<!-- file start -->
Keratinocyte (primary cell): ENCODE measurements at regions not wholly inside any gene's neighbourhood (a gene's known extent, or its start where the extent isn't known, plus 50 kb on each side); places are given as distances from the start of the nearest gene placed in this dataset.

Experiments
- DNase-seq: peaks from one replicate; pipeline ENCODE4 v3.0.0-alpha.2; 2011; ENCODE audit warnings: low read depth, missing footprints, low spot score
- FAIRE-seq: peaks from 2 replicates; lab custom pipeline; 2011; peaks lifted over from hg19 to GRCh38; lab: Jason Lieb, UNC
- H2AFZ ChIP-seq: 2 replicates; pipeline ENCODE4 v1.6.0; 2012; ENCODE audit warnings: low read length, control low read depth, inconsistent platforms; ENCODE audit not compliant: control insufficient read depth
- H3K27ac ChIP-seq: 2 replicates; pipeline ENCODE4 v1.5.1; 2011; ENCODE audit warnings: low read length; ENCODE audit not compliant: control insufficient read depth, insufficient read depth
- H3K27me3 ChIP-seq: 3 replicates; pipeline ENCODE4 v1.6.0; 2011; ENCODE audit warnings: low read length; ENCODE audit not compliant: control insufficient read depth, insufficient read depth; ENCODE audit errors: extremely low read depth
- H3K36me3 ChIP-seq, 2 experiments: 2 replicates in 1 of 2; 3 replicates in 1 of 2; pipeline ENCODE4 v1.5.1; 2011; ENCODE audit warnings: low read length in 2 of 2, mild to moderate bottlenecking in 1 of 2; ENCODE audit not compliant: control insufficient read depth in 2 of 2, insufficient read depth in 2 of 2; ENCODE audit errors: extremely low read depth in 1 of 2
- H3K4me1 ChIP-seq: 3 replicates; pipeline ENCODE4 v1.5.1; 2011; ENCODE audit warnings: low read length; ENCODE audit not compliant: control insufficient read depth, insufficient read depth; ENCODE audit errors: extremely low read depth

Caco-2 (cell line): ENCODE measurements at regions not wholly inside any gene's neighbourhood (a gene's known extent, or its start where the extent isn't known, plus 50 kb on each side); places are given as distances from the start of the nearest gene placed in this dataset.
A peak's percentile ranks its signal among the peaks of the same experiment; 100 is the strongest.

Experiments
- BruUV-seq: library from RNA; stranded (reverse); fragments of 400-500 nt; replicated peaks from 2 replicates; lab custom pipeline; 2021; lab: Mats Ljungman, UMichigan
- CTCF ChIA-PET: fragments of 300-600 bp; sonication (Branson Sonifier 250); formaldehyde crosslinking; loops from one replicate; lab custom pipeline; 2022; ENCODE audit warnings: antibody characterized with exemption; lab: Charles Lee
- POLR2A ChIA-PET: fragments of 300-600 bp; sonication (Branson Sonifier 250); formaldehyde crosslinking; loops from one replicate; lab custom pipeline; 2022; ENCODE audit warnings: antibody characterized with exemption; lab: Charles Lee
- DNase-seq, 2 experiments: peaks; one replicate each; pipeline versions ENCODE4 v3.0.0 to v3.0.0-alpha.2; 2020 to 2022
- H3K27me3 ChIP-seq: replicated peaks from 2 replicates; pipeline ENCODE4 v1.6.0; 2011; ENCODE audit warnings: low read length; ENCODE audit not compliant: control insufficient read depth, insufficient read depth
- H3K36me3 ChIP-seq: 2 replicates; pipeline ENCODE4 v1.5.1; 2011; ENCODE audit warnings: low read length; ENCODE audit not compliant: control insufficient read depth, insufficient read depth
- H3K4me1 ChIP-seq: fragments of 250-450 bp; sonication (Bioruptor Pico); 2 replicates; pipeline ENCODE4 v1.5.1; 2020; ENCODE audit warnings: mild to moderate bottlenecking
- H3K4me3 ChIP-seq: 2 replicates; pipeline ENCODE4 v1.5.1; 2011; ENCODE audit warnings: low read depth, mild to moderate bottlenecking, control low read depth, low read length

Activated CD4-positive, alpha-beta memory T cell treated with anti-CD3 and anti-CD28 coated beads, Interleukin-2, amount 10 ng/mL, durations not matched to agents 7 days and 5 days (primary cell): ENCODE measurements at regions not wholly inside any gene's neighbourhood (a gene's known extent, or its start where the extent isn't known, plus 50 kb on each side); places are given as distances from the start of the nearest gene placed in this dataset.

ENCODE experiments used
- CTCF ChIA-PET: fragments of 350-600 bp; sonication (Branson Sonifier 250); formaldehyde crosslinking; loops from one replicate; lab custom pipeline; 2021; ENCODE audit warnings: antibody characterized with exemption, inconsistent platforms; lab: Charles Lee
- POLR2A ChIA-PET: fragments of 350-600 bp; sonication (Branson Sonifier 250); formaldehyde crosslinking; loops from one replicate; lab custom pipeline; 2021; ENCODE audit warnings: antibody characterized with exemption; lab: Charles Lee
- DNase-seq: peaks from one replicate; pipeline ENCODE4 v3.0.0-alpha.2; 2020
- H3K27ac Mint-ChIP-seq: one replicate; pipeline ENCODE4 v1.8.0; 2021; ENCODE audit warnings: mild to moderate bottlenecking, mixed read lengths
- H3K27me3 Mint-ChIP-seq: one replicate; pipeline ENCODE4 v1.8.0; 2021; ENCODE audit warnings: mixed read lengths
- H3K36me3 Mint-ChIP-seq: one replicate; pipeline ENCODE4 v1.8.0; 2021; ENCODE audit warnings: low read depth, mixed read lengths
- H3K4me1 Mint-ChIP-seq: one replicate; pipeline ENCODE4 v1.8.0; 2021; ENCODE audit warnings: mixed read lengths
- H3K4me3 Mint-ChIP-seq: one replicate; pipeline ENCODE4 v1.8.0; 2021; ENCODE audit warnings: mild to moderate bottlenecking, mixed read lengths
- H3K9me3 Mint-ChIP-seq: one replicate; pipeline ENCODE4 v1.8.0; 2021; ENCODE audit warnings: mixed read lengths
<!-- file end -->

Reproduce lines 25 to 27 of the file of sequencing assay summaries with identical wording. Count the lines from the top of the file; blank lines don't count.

- DNase-seq: peaks from one replicate; pipeline ENCODE4 v3.0.0-alpha.2; 2020
- H3K27ac Mint-ChIP-seq: one replicate; pipeline ENCODE4 v1.8.0; 2021; ENCODE audit warnings: mild to moderate bottlenecking, mixed read lengths
- H3K27me3 Mint-ChIP-seq: one replicate; pipeline ENCODE4 v1.8.0; 2021; ENCODE audit warnings: mixed read lengths